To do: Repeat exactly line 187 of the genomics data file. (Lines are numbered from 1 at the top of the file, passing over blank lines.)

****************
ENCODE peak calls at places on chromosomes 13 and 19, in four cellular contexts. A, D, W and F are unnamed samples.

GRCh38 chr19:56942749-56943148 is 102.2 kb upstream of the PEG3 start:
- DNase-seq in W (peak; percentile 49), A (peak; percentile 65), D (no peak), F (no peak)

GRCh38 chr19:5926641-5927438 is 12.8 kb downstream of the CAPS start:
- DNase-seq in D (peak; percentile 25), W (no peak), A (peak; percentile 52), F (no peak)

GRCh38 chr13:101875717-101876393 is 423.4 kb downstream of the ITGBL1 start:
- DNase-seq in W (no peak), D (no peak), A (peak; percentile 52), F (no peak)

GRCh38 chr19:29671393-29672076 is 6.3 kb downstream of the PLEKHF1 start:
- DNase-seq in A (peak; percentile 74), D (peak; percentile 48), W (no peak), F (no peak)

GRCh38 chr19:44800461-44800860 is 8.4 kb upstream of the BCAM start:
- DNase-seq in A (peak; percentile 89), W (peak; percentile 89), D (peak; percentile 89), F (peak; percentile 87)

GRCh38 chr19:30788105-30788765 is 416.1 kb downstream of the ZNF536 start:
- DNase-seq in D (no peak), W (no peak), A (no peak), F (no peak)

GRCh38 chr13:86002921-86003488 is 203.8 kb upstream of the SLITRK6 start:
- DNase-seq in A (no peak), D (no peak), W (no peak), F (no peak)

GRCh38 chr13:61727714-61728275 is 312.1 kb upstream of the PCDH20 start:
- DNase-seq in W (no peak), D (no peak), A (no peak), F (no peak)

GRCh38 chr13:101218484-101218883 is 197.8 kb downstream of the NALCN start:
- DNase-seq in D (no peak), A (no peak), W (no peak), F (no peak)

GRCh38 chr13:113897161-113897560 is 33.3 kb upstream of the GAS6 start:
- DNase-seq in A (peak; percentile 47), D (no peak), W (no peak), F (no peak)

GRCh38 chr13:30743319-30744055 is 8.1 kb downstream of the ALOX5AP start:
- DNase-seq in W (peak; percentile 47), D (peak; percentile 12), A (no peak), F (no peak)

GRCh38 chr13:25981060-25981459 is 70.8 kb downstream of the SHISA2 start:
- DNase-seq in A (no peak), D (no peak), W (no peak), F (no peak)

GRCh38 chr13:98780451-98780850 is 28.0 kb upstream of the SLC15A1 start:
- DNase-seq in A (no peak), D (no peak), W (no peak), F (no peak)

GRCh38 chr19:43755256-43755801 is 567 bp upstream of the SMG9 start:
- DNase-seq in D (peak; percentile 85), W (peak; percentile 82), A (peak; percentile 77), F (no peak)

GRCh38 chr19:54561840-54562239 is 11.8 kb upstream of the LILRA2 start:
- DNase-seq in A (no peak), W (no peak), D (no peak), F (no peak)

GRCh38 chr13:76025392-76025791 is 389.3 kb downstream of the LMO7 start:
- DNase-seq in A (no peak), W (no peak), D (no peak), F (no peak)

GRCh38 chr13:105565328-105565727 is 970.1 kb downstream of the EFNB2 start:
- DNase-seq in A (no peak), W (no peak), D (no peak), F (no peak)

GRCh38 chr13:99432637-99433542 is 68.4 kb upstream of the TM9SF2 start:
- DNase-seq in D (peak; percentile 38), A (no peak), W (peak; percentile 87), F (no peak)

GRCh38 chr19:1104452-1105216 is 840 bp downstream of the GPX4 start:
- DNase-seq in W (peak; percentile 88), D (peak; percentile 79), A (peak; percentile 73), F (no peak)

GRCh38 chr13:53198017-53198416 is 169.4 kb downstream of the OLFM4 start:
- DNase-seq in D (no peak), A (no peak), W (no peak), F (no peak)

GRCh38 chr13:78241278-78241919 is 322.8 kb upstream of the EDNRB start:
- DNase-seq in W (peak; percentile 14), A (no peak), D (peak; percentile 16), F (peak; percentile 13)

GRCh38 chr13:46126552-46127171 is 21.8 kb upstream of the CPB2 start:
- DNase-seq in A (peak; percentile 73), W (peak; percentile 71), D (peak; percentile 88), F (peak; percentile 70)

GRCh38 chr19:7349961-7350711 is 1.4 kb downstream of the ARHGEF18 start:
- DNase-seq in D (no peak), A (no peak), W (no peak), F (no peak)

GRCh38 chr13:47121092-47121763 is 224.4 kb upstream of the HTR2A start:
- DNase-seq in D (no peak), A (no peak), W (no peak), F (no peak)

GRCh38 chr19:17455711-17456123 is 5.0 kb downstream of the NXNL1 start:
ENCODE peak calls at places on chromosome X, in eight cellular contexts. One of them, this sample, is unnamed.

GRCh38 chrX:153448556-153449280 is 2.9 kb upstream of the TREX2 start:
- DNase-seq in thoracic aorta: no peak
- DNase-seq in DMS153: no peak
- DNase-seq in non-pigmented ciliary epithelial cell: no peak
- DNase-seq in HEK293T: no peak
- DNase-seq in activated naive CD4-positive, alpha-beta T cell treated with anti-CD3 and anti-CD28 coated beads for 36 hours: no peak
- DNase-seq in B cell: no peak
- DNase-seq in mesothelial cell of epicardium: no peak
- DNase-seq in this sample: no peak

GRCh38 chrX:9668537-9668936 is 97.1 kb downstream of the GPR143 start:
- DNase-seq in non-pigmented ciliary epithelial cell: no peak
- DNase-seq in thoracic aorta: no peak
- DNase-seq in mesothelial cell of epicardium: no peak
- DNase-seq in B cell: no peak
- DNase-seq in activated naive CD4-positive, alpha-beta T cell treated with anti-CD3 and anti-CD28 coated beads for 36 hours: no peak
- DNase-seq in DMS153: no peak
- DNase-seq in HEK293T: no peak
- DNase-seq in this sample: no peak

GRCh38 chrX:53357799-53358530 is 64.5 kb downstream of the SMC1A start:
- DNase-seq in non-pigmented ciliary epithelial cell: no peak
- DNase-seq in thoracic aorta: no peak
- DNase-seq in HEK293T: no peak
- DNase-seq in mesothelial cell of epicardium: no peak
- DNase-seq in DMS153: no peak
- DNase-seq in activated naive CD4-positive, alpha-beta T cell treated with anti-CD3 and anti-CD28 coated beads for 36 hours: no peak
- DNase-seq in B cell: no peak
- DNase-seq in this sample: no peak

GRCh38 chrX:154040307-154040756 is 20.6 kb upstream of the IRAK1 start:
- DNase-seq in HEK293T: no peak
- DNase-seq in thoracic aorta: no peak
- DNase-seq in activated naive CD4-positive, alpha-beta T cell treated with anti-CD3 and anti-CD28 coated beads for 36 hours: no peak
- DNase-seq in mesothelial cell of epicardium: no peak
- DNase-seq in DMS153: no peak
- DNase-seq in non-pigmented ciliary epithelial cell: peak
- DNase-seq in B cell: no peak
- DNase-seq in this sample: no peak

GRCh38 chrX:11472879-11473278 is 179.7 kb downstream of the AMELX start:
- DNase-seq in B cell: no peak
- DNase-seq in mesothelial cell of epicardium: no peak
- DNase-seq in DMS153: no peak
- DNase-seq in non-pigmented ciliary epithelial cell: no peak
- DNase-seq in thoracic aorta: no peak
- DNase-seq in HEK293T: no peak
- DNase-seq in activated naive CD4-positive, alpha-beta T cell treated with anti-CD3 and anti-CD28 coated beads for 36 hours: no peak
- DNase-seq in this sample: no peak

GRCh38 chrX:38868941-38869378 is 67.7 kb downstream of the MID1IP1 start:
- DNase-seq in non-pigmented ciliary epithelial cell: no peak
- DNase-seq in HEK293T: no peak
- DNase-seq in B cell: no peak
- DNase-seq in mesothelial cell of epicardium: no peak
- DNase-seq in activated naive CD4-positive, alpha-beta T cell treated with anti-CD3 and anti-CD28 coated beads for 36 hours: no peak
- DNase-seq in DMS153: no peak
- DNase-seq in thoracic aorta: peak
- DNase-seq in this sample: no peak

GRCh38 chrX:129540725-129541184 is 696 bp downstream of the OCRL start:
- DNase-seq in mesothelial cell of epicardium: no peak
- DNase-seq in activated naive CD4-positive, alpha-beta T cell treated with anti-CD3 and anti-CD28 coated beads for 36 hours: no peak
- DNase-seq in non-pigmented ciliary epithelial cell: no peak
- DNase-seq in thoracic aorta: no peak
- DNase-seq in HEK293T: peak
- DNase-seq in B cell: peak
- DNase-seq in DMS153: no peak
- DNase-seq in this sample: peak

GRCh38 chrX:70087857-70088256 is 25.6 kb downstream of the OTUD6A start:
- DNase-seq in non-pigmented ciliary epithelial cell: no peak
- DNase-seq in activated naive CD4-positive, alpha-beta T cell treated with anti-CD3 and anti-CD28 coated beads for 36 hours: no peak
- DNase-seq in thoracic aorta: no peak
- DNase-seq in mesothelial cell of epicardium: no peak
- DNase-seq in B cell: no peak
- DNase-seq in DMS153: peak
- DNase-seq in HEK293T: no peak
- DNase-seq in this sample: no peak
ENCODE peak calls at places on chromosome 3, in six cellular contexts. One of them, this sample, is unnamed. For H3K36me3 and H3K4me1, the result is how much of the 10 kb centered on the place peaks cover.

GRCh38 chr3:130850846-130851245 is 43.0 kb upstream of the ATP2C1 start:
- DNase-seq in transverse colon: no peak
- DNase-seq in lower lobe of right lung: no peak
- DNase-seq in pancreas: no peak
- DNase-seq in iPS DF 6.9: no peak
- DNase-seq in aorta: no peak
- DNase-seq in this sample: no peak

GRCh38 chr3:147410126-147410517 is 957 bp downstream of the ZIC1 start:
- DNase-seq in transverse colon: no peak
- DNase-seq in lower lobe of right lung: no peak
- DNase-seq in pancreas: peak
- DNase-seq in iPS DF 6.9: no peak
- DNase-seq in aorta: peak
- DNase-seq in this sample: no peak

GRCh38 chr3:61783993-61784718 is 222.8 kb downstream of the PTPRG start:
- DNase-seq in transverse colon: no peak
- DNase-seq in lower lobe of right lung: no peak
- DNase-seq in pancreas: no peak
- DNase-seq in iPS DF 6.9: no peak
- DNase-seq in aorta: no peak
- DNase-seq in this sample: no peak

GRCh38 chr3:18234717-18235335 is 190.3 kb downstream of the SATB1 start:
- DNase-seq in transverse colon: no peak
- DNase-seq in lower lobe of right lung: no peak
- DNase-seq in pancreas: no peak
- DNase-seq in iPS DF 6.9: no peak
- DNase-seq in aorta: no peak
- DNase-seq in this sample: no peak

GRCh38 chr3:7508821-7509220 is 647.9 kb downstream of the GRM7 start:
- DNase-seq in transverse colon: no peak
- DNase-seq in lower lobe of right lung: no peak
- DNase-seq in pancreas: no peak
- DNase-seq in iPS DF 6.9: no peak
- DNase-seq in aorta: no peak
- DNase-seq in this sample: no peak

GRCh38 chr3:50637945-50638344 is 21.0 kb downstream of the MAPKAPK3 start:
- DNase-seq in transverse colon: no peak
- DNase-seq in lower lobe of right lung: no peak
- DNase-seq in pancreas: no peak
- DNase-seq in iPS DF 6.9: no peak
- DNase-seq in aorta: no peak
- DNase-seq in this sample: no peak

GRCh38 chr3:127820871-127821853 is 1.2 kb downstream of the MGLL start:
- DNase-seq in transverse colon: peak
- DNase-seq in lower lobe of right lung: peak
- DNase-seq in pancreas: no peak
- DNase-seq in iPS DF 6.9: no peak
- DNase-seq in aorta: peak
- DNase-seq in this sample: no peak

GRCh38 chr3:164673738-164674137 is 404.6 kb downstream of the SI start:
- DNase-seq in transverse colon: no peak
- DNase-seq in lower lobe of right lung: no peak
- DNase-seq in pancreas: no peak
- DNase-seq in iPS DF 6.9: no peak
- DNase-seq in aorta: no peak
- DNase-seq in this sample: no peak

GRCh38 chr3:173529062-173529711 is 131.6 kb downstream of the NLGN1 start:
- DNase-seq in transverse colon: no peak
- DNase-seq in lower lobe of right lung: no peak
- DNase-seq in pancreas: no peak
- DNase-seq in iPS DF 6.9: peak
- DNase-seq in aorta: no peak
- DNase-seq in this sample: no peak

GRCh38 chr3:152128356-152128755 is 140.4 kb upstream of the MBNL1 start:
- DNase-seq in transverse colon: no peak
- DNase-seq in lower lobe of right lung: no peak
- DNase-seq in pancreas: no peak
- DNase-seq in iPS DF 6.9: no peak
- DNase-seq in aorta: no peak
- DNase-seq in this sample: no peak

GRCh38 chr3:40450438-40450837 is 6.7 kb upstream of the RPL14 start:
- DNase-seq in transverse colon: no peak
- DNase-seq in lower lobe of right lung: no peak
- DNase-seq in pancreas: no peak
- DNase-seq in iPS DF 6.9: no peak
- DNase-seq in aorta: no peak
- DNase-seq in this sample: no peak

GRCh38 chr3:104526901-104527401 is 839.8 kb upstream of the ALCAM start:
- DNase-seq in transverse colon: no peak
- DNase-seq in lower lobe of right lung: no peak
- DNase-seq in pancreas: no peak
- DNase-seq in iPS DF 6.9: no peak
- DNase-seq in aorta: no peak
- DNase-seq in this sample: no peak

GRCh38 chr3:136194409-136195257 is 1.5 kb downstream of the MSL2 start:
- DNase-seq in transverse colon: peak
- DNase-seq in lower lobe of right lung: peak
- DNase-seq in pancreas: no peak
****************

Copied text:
- DNase-seq in this sample: no peak